I dug out something I wrote up a while back, and I thought I'd post it here, as I think it can be useful for this discussion. It's a commentary on how to describe a game idea to get the concept across in a clear way. You might not agree with it of course, so we should certainly discuss it, rather than taking it as gospel Cheesy



Often at various forums on the internet, you get posts from people who have a great game idea, and after attempting to describe it, are met with not-so-encouraging replies. Now, sometimes, the idea just sucks, but I think that quite often, the problem is that the way the idea is described makes it very difficult for readers to visualize what the game is really about.

I suggest that when describing your game ideas on public forums, do it using the following points, in the order listed, and not only will the rest of us be able to "get" your idea, but you might also find that you're actually missing a few parts of the design, which you might actually need to get the idea across. (note: the examples within quotes are meant to illustrate the point - you'll obviously describe it a bit better if you want people to like your idea  Tongue)

1) What is the players objective in the game? What is it he's trying to achieve, on
    a) high level? "complete all the levels and kill the end boss" or "rescue the princess"
    b) lower level? "complete each level by completing the level objective (list example objectives)"
    or "rescue the princess by making it to the exit of each level"

2) What are the main actions (somewhere between 1 to 5 of them) that the player must perform over and over again to achieve the objective? "Run to the right, until you get to the exit"
  If a game is good, there's only a few main mechanics, which are used over and over again in a lot of situations and with lots of variation. It can be a challenge to describe the actions in a way which is generic enough that you get it down to such a low number, but it is essential in order to get a consistent and well thought-through game.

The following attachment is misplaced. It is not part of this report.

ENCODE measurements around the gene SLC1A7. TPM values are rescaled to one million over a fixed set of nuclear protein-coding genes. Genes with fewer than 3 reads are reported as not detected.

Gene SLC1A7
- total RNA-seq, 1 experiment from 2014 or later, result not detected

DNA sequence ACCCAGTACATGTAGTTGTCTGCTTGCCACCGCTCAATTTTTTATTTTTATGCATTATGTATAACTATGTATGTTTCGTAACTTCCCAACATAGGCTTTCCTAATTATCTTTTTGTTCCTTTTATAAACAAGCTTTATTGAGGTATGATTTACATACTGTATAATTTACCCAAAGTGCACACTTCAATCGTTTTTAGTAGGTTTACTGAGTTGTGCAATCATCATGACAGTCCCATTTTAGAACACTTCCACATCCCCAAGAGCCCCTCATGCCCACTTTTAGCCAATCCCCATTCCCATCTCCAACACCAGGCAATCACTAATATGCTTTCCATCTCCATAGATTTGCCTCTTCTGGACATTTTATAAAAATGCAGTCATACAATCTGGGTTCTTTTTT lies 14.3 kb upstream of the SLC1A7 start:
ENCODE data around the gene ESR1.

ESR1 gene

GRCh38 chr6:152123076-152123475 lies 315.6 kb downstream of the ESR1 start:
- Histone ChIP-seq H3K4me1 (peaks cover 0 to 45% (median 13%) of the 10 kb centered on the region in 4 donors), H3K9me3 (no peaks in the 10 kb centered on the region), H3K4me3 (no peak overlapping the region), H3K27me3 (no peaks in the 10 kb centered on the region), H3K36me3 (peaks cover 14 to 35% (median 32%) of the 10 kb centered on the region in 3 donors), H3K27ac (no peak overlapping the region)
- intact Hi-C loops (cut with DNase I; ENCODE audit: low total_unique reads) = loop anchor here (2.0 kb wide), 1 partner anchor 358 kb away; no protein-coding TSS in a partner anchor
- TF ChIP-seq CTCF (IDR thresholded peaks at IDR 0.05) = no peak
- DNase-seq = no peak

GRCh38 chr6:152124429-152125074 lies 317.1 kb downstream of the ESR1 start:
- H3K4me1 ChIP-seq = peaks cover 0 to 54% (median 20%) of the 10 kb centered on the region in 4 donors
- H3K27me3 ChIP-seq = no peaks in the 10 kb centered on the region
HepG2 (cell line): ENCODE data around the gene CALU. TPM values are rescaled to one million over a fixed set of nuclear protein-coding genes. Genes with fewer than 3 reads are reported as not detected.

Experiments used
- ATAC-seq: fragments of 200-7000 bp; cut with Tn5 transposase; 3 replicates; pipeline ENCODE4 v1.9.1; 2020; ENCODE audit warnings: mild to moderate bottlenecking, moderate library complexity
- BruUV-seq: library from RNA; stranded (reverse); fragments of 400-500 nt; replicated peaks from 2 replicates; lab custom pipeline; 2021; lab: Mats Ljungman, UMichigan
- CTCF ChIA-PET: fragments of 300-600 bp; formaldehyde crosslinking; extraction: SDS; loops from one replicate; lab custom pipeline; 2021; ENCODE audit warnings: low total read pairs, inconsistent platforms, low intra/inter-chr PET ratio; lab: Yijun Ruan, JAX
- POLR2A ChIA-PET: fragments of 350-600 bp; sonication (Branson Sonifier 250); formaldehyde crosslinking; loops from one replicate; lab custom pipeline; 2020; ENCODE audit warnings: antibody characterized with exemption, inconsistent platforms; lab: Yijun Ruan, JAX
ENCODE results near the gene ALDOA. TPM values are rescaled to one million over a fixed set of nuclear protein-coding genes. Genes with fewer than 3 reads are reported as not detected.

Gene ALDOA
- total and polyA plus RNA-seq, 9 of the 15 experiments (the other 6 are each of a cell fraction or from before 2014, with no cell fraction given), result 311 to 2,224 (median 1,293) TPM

3) What is stopping the player from performing the main actions of point 2? In games, it's almost more important to define what you CAN'T do then to define what you can do. Look at chess for example: How much fun would that be if both players could move any piece in any way they like at any time? Example: "There's enemies patrolling each level. The player must evade by jumping over them, or land on top of them to kill them. If the player is hit too many times, he will die and start over".  
  If the player need to build up their character, by powerups/leveling/equipment, that could also be mentioned here (or in point 2) - but only the fact that he has to do it, not how it works in detail.


It is by balancing points 2 and 3, while keeping point 1 in mind, that you can construct a well functioning game


4) What are other fun things in the game? Things that are not necessary to win the game, but which will enhance and improve the experience? This might be a bit larger section than the other three, because here is where you describe things like story, characters, special weapons, game world etc.


A lot of peope are tempted to start their description with the things in point 4, as they usually think of them as the "cool" bit. But if you haven't supplied information about points 1 to 3 first, it will be very difficult to put the "cool" stuff in context, and you'll must likely get the forum equivalent of blank stares in the best case, or get flamed in the worst case.